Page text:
I f you’ve ever volunteered anywhere, you’ll understand exactly what I mean when I say that either you become a part of it or you don’t.

I did.

It started out as a simple barter between me and Rabbi Eitan Eckstein, the director of Retorno, a Jewish rehab center not far from my home. Every week, I’d teach two hours of basketball, and in return, I’d go on a weekly trail ride. Three hours of my time each week. So simple.

But that very first week, I knew I belonged there. By the second, I was utterly, completely hooked. Hooked on horses, hooked on the calm they exude, the rocking motion that’s part lullaby and part challenge. Hooked on the intense green of newly sprouting wheat, the sweet smell of hay, the flutter of birds’ wings as they lift off from the pond, the tickle of gentle wind on my face.

As I started to spend more time at Retorno, I got hooked on the people, on the realness. On the process I saw going on around me and, very soon, inside me.

Basketball and horseback riding aside, I spend a good part of my day freelance writing. When Rabbi Eckstein asked me to edit his book, I thought, my schedule is flexible, I’m always game for another interesting project without a fixed time commitment, and since the book was about horseback riding and the 12 steps — two topics which I was tasting and relating to — I easily agreed.

The book, and the many fascinating discussions it led to, was just the beginning. Every time a project came up in Retorno for which I had some skill, I volunteered. I designed brochures, I edited videos, I spoke to non-Israelis who wanted to find out about enrolling in Retorno’s residential program.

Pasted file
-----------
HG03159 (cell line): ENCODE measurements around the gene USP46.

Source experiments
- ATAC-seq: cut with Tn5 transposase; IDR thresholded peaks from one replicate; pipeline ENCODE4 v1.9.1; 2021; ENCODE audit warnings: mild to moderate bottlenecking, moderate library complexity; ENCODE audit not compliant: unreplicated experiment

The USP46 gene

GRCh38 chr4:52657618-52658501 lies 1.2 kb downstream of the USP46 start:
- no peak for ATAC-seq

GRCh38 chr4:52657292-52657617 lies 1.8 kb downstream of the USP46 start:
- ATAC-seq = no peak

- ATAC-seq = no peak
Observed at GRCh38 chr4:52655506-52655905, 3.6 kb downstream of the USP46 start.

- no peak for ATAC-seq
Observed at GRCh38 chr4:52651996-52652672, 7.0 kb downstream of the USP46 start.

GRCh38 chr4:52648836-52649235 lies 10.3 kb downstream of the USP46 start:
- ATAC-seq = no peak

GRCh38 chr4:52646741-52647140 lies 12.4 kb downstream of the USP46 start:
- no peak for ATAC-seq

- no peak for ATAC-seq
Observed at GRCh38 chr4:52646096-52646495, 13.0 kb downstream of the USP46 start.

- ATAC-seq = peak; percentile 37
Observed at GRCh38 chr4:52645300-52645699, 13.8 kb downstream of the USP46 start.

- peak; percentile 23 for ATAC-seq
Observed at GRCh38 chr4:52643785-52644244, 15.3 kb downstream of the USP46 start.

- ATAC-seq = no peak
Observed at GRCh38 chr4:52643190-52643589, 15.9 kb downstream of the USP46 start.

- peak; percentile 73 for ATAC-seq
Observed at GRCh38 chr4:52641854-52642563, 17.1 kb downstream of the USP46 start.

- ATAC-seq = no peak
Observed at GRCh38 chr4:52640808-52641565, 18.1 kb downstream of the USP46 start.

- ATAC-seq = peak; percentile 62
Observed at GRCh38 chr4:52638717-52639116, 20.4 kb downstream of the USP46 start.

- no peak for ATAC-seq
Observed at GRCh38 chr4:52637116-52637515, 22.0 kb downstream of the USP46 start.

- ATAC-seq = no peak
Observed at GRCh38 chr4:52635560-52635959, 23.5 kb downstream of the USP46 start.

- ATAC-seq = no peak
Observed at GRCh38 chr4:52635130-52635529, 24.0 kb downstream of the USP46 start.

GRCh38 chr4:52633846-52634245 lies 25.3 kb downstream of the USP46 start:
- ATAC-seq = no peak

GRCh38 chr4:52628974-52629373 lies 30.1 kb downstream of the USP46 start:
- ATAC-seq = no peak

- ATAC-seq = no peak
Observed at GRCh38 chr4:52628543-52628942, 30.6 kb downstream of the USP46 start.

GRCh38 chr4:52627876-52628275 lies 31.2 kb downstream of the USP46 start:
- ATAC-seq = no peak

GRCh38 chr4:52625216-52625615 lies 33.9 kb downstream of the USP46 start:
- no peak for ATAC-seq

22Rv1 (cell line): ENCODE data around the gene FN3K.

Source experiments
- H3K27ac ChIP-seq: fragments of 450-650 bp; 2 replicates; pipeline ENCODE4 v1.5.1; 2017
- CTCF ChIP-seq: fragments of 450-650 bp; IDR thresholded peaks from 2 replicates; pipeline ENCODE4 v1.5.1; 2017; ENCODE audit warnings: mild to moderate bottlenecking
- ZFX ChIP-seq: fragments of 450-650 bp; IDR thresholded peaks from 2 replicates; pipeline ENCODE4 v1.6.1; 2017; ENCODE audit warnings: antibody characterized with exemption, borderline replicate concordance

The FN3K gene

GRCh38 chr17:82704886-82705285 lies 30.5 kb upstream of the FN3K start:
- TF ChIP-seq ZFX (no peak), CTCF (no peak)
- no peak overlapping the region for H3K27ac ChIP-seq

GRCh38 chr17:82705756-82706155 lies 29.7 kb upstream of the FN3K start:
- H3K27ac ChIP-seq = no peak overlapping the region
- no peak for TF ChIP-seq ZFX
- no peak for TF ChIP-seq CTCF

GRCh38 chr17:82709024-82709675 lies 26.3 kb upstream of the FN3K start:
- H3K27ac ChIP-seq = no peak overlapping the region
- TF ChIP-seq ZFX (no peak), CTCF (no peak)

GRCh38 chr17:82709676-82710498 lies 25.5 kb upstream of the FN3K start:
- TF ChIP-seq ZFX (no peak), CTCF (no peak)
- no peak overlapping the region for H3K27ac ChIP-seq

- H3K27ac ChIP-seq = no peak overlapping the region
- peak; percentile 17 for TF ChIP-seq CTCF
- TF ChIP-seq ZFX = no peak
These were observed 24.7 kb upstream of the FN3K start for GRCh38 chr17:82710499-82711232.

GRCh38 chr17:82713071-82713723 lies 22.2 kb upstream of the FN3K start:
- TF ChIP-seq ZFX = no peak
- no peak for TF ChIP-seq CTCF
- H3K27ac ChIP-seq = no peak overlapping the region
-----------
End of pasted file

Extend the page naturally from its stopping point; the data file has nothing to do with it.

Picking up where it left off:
Then I found a more “settled” niche: teaching English for the bagrut (matriculation) exams to the youth in Retorno’s high school. Despite many years’ teaching experience, this, too, was taken on in a volunteer capacity, since Israel doesn’t recognize my New York State teacher’s license without additional coursework.

I’ve taught nearly every grade and many a subject, but my specialty has always been English. Regardless of the material, my basic rule of thumb for teaching is: Take stock of where the students are, advance them to the next level.

I was handed a roster. One class of three, one class of five. This was going to be a piece of cake.

On my first day teaching I discovered that the cake was actually lemon custard — sticky and tart and sweet — and I was trying to cut neat, even slices with a butter knife.

The three 12th-graders I sat down with were nowhere near a 12th-grade reading level. They knew the basics, but were light- years away from reading and dissecting the lengthy passages in that deceptively thin practice-exam booklet. After 45 nail-biting minutes, I left feeling perplexed and incompetent.

I tiptoed into the principal’s office and humbly asked how I was meant to help kids practice skills they'd never acquired. Gila’s eyes widened a bit. “Didn’t you speak to Bilha?” she asked. No, I hadn’t. We’d played phone tag, but I hadn’t actually reached her.

Gila smiled. “Call Bilha, then come to me if you need any help.” (Excerpted from Family First, Issue 538)